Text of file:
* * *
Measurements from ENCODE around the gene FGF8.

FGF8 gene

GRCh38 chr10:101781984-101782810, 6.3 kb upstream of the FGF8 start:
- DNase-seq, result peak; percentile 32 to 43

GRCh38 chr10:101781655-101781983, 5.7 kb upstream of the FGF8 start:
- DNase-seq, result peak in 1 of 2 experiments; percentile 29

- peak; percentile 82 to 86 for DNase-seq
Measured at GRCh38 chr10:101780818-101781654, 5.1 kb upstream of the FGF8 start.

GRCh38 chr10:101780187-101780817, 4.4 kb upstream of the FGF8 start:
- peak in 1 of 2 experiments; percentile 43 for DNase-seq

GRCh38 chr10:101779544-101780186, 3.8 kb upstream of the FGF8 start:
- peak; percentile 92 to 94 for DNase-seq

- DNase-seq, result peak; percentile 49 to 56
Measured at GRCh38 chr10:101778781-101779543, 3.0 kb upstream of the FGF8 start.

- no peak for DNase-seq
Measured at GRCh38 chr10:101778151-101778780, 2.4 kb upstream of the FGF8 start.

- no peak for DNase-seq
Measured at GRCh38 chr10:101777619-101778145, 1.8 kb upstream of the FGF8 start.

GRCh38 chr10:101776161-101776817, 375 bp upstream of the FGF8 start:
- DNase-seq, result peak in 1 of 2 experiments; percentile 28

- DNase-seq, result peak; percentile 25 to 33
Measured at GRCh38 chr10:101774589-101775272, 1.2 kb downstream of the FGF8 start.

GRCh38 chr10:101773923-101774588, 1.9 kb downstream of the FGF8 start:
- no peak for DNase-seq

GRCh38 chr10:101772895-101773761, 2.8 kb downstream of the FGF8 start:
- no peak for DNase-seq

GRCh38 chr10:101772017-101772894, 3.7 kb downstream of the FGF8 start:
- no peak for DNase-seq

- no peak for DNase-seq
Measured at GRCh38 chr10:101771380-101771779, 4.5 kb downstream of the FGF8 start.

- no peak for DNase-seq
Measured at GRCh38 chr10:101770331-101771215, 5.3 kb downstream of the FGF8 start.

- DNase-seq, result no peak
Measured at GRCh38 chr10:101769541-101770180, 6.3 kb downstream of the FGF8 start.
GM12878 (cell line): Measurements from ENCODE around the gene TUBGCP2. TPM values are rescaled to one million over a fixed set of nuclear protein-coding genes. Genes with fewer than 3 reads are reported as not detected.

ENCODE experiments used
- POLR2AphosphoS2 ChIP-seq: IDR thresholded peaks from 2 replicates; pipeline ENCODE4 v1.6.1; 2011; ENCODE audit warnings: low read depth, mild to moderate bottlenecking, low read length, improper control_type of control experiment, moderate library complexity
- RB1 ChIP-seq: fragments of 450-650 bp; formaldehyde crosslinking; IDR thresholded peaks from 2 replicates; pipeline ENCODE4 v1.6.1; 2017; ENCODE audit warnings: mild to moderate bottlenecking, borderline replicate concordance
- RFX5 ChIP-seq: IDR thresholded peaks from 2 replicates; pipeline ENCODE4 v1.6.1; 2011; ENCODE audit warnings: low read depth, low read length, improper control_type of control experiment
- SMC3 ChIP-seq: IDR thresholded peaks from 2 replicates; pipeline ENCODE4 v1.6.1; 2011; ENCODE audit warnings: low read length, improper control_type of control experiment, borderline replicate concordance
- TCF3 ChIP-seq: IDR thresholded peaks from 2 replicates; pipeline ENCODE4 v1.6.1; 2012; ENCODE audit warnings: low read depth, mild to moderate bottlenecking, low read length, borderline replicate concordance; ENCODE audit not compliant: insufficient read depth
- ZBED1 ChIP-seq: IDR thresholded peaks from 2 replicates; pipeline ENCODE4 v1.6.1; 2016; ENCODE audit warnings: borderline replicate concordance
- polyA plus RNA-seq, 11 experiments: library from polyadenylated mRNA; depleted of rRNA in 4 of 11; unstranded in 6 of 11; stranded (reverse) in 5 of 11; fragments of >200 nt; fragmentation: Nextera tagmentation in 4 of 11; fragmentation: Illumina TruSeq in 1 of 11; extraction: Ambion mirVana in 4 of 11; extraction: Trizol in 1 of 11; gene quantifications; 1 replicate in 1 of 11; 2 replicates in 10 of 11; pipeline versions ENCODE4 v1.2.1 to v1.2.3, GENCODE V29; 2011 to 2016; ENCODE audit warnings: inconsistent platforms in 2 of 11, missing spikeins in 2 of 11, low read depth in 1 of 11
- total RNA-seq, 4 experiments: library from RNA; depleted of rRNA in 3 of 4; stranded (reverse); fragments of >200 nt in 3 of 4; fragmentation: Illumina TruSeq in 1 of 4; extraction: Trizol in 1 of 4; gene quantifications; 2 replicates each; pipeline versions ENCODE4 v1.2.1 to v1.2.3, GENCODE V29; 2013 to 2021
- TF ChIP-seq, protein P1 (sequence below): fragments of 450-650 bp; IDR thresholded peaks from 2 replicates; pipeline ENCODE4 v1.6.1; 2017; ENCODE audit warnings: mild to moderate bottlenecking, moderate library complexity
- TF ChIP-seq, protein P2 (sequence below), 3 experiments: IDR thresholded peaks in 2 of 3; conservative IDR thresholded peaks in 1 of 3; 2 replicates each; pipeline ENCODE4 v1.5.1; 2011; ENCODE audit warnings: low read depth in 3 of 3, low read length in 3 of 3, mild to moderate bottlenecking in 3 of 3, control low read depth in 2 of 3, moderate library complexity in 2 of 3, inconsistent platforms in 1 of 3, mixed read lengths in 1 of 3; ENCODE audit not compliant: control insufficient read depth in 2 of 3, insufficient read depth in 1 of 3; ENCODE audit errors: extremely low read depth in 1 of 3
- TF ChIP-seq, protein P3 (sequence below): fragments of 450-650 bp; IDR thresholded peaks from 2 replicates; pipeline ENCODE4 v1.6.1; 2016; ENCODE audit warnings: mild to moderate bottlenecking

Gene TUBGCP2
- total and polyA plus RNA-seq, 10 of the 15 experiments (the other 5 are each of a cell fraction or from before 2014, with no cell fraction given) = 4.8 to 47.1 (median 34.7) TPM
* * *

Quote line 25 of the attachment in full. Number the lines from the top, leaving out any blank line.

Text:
GRCh38 chr10:101772895-101773761, 2.8 kb downstream of the FGF8 start: